Here, though, in contrast to the Western characterization, what is being discovered is the initial similarity between source S and target T. At least as Jayantabhaṭṭa wants to put it, what comes to be known is that the cow and the gavaya are similar. This poses a problem since it seems as if this was already known through testimony! Further, if the paradigmatic example of a hetu is smoke which indicates fire's presence, (1) we need to have multiple instances of this in order to make a universal generalization, and (2) for the hetu to be valid, we also need its absence--smoke should not exist where there is not fire. But in this example, I have only seen one instance of a gavaya and there are other animals with limbs like a cow that are not gavaya-s.

There is much more to say about upamāna, postulation, inference, testimony, and their interrelations, as well as the connections between these topics and analogical thought. However, this should give a sense of the topic in brief.

Cross-posted to the Indian Philosophy Blog.

Edited for error: “Jayantabhaṭṭa is another exception, agreeing with the Mīmāṃsā that upamāna is a matter of inference” should read “Jayantabhaṭṭa is another exception, arguing against the Mīmāṃsā that upamāna is a matter of inference.”

Friday, July 3, 2015

On writing a prospectus for a dissertation

The closest approximation to my dissertation-writing process I could find online.
Recently, I was talking with a few grad students from my PhD program about the process for writing a dissertation prospectus. At UT-Austin, the prospectus process is fairly rigorous (possibly in part because there are no qualifying exams to move on to ABD status). These students are at the beginning stages of prospectus work and wanted to know how others went about their year of committee-selection, writing, and research.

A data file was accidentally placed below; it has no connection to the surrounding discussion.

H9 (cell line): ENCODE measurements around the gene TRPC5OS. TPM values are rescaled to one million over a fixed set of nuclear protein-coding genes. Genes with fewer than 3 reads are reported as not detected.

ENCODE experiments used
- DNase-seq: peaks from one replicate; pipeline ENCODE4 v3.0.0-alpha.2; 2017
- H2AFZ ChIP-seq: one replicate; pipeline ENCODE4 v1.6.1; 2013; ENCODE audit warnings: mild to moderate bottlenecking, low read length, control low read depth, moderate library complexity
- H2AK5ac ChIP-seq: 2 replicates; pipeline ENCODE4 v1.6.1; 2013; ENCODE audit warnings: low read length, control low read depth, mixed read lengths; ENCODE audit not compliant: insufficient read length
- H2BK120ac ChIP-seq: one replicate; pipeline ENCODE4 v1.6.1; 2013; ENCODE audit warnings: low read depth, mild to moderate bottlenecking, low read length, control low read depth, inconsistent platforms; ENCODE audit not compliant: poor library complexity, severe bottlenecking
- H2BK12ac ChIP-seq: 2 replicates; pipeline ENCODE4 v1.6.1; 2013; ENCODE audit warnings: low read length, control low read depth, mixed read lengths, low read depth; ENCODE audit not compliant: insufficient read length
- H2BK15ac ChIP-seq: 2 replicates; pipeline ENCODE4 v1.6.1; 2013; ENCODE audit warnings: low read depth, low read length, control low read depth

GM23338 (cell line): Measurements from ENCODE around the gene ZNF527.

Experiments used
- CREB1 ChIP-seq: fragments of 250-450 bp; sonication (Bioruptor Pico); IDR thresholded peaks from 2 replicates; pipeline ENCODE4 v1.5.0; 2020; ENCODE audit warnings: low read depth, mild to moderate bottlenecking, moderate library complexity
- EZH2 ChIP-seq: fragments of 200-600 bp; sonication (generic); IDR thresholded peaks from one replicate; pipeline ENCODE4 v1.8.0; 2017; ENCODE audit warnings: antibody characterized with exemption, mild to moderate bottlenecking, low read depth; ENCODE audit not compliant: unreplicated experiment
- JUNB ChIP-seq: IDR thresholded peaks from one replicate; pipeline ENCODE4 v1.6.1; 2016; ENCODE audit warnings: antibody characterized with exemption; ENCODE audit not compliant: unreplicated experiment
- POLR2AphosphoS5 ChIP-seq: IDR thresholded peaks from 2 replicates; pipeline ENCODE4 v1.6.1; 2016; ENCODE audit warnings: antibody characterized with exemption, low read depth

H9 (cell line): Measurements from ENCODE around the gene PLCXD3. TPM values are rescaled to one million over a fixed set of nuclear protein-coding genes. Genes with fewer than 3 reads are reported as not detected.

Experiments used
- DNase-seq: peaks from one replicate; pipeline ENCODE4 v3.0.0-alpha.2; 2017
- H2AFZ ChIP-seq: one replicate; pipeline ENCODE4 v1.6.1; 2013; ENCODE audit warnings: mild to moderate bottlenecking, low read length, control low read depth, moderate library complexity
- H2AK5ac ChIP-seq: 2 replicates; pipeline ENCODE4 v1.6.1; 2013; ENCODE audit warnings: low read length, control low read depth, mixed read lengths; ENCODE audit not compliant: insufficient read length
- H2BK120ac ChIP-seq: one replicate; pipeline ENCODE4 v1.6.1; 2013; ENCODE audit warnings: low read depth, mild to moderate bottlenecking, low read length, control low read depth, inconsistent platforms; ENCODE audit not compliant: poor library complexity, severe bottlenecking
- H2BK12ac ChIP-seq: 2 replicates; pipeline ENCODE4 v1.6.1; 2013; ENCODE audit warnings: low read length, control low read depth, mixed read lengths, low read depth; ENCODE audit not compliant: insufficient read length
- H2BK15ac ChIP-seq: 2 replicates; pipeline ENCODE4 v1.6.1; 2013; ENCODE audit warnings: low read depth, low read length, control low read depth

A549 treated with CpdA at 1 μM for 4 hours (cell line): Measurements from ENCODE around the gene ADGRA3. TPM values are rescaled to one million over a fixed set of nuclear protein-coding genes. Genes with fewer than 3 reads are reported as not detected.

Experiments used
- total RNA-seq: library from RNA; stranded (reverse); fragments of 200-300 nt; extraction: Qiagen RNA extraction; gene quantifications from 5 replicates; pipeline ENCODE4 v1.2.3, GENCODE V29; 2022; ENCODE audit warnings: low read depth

Hindsight is, as they say 20-20, and looking back at my prospectus year, I think I could have spent a bit longer refining my project. However, the benefit of defending at the end of year three (the suggested time frame for a projected five-year PhD) was that I could take advantage of being in candidacy for teaching within the university for a longer time, and I had a mental block removed to dissertation-writing. While the details of how a dissertation proposal works will vary among institutions, below are a few reflections I had for these students. In a cursory search of the philosophy blogosphere, I didn't find a lot of links on the topic. If I find some, I'll put them up.